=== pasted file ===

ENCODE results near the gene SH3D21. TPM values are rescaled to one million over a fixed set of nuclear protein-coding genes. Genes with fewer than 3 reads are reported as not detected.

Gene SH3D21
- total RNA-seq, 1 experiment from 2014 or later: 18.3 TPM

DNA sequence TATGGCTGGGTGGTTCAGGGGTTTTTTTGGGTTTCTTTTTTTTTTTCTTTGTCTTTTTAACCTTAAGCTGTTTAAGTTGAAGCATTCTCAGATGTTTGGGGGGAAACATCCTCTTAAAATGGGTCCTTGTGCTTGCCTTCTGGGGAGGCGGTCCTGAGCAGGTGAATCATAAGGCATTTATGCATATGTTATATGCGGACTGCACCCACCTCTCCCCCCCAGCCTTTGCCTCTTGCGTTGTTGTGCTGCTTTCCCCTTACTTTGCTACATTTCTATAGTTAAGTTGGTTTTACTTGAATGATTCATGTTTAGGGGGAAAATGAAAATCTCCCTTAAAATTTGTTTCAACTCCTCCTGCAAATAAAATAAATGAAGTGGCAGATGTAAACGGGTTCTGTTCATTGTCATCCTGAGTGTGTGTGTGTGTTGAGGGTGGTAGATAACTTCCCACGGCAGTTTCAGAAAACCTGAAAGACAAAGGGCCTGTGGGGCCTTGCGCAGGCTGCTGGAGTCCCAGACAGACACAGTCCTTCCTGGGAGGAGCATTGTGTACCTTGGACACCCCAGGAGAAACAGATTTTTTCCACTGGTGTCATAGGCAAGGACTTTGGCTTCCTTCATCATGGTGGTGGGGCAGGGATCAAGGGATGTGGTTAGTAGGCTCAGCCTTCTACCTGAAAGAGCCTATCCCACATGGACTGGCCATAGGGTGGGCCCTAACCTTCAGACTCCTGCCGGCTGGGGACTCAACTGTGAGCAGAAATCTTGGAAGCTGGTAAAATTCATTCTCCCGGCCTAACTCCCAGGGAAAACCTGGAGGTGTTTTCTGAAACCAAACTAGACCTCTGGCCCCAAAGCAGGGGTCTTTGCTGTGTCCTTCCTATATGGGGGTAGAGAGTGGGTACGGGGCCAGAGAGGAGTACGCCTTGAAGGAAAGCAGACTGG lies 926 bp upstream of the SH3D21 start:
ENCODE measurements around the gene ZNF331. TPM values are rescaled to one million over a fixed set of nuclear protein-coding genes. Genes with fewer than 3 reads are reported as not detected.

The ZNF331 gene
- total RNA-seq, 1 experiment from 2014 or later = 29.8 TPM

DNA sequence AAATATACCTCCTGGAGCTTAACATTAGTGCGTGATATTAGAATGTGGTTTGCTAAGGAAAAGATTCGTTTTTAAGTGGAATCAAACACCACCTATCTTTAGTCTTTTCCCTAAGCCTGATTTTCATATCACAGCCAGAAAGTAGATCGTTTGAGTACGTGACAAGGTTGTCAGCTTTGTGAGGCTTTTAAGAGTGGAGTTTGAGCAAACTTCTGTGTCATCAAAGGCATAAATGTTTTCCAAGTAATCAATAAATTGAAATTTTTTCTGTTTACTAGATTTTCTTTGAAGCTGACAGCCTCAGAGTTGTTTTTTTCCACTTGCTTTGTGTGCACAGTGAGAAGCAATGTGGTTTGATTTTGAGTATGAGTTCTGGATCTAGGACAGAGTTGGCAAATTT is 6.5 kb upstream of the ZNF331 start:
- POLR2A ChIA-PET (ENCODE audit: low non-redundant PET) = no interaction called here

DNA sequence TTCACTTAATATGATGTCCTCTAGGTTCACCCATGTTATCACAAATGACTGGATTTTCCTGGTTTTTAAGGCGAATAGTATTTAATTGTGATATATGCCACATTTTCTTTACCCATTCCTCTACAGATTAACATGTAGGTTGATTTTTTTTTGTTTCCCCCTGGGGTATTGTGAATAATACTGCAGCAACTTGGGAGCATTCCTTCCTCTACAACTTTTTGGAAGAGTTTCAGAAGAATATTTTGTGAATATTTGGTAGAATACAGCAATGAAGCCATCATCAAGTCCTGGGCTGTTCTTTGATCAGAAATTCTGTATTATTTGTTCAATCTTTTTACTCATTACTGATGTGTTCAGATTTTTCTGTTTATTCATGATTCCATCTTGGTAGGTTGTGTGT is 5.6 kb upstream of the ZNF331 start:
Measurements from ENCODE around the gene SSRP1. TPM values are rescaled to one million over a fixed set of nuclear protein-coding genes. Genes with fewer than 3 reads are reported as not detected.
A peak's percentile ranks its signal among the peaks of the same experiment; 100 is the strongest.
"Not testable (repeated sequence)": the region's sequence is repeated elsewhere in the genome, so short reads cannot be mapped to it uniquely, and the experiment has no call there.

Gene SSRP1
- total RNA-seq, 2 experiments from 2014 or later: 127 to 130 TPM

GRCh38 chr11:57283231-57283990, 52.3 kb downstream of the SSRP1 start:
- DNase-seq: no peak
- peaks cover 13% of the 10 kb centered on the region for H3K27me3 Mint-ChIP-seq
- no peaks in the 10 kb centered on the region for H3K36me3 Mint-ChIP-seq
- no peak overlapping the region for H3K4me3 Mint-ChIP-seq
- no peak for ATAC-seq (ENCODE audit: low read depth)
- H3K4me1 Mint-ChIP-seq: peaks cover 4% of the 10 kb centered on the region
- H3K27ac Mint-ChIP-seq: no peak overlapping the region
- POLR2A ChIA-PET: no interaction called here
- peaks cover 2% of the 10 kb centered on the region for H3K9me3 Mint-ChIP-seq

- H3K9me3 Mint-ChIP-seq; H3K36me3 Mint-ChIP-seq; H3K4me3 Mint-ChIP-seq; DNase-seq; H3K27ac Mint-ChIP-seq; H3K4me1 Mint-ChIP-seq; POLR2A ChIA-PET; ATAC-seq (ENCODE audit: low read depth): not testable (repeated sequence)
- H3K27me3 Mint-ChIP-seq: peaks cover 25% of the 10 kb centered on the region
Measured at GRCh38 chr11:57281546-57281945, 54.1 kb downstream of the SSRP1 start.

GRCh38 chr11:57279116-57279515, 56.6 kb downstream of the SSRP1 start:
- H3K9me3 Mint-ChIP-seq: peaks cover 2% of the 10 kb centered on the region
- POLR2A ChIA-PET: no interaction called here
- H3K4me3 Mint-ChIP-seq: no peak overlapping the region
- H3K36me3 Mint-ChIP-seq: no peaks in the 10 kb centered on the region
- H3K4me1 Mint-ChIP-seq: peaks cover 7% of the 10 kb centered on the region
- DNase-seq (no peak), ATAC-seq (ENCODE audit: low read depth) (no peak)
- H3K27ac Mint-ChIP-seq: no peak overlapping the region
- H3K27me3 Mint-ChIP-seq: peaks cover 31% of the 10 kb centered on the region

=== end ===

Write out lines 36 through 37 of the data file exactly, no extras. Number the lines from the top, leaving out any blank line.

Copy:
- H3K27ac Mint-ChIP-seq: no peak overlapping the region
- H3K27me3 Mint-ChIP-seq: peaks cover 31% of the 10 kb centered on the region